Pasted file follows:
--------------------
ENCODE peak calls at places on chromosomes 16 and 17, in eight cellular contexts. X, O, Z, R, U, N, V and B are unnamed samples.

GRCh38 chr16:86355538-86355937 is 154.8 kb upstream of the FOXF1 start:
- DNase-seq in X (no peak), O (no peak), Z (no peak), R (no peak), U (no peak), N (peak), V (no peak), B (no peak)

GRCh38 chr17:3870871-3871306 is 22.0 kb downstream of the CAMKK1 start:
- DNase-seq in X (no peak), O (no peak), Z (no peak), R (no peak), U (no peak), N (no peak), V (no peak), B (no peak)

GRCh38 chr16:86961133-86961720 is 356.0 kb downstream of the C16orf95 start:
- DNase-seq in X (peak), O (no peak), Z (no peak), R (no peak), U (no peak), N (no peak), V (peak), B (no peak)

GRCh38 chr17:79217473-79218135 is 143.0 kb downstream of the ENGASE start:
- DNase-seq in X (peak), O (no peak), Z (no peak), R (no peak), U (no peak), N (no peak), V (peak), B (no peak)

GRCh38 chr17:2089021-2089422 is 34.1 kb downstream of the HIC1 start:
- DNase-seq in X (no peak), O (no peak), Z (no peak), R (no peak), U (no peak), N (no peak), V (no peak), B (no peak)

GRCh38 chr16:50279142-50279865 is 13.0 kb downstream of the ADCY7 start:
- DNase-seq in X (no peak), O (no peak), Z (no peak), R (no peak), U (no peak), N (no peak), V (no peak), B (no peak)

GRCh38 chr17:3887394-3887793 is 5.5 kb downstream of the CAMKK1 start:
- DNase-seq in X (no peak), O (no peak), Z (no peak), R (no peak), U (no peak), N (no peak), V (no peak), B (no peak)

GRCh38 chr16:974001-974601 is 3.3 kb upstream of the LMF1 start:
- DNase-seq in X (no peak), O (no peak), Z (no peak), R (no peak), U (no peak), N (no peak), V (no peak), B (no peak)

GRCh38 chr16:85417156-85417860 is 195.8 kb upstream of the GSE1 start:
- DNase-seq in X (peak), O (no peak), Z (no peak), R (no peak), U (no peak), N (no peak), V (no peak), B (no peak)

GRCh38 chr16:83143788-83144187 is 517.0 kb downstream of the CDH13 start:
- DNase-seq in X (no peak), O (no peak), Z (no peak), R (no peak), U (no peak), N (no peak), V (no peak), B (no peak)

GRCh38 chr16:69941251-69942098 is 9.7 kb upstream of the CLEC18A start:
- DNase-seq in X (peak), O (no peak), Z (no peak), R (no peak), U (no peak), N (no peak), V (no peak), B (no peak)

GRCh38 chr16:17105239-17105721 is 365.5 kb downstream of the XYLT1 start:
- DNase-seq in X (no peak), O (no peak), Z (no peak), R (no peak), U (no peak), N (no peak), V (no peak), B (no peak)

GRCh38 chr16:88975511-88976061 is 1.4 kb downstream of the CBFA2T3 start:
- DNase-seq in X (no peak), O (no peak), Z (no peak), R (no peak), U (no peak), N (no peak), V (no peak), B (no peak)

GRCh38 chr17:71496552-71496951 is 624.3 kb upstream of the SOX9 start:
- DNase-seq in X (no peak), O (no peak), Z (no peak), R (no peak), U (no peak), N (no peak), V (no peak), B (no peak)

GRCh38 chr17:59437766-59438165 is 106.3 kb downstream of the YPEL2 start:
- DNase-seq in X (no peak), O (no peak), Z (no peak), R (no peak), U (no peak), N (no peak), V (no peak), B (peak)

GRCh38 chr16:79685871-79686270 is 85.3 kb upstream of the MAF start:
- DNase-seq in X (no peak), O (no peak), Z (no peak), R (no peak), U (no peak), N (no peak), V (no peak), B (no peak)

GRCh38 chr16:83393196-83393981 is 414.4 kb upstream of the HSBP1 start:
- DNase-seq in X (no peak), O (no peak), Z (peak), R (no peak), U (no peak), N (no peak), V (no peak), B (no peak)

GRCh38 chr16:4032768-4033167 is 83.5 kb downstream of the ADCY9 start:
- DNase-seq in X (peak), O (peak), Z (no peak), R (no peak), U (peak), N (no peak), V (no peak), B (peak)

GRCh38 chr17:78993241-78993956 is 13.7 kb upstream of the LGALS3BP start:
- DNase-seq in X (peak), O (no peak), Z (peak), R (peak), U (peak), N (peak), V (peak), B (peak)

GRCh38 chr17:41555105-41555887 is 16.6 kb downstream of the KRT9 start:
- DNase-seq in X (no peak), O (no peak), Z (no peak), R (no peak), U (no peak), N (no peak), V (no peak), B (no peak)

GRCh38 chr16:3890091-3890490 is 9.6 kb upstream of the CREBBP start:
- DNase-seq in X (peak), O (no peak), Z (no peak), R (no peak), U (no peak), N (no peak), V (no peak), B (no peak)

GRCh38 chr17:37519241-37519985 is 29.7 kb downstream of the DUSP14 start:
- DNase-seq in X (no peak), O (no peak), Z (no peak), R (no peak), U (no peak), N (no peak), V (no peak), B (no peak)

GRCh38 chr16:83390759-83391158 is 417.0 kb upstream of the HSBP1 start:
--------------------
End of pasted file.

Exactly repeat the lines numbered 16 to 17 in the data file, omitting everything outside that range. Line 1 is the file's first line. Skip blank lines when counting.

GRCh38 chr16:974001-974601 is 3.3 kb upstream of the LMF1 start:
- DNase-seq in X (no peak), O (no peak), Z (no peak), R (no peak), U (no peak), N (no peak), V (no peak), B (no peak)